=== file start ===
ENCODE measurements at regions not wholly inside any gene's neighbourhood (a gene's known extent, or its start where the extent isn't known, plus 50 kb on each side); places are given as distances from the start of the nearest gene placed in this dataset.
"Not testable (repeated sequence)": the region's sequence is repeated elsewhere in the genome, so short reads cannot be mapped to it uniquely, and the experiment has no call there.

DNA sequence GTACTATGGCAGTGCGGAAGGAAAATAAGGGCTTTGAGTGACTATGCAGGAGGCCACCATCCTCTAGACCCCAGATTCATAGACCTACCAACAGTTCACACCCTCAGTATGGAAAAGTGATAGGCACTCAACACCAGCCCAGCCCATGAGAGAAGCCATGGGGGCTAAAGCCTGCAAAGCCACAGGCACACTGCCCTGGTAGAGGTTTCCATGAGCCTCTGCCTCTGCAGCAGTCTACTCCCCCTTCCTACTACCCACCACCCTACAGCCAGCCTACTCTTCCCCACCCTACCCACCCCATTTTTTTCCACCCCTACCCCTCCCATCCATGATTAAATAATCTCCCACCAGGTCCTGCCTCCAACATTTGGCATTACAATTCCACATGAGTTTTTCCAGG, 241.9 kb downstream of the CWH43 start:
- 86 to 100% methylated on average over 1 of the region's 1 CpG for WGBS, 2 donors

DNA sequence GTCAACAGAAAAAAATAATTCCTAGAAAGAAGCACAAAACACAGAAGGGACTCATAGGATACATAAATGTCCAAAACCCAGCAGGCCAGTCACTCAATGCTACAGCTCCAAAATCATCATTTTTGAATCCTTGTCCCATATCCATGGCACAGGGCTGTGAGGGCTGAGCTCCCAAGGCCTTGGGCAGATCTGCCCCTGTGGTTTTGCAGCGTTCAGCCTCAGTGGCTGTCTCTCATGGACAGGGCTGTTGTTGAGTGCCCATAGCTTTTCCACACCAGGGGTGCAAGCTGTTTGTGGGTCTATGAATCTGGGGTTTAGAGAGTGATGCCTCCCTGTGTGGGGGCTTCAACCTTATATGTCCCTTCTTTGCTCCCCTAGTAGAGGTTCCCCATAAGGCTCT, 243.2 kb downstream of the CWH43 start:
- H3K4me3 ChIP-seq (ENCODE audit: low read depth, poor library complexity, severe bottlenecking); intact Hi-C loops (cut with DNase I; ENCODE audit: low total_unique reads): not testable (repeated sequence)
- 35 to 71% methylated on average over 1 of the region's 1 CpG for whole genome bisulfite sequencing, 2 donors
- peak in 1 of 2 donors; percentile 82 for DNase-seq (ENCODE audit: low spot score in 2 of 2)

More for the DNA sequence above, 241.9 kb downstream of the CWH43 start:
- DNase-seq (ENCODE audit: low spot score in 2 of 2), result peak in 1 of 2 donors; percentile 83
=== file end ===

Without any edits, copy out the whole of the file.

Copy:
ENCODE measurements at regions not wholly inside any gene's neighbourhood (a gene's known extent, or its start where the extent isn't known, plus 50 kb on each side); places are given as distances from the start of the nearest gene placed in this dataset.
"Not testable (repeated sequence)": the region's sequence is repeated elsewhere in the genome, so short reads cannot be mapped to it uniquely, and the experiment has no call there.

DNA sequence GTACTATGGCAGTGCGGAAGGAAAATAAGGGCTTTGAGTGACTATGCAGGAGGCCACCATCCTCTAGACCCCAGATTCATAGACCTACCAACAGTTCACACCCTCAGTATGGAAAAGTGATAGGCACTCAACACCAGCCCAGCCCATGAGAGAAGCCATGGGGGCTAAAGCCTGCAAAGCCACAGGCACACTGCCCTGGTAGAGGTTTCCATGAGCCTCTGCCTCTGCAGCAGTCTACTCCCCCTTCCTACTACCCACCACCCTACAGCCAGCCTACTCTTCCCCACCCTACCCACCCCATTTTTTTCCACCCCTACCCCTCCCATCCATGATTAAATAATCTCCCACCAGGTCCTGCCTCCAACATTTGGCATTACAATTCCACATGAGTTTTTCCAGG, 241.9 kb downstream of the CWH43 start:
- 86 to 100% methylated on average over 1 of the region's 1 CpG for WGBS, 2 donors

DNA sequence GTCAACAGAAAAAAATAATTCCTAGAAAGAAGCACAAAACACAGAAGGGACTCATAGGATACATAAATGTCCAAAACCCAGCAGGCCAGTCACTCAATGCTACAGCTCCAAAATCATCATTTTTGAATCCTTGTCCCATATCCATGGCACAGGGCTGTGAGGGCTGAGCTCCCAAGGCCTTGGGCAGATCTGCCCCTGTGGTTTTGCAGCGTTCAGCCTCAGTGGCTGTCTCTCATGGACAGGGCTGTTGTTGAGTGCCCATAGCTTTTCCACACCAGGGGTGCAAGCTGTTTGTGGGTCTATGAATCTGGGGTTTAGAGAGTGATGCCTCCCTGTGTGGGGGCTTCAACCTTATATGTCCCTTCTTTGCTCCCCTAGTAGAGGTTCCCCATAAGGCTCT, 243.2 kb downstream of the CWH43 start:
- H3K4me3 ChIP-seq (ENCODE audit: low read depth, poor library complexity, severe bottlenecking); intact Hi-C loops (cut with DNase I; ENCODE audit: low total_unique reads): not testable (repeated sequence)
- 35 to 71% methylated on average over 1 of the region's 1 CpG for whole genome bisulfite sequencing, 2 donors
- peak in 1 of 2 donors; percentile 82 for DNase-seq (ENCODE audit: low spot score in 2 of 2)

More for the DNA sequence above, 241.9 kb downstream of the CWH43 start:
- DNase-seq (ENCODE audit: low spot score in 2 of 2), result peak in 1 of 2 donors; percentile 83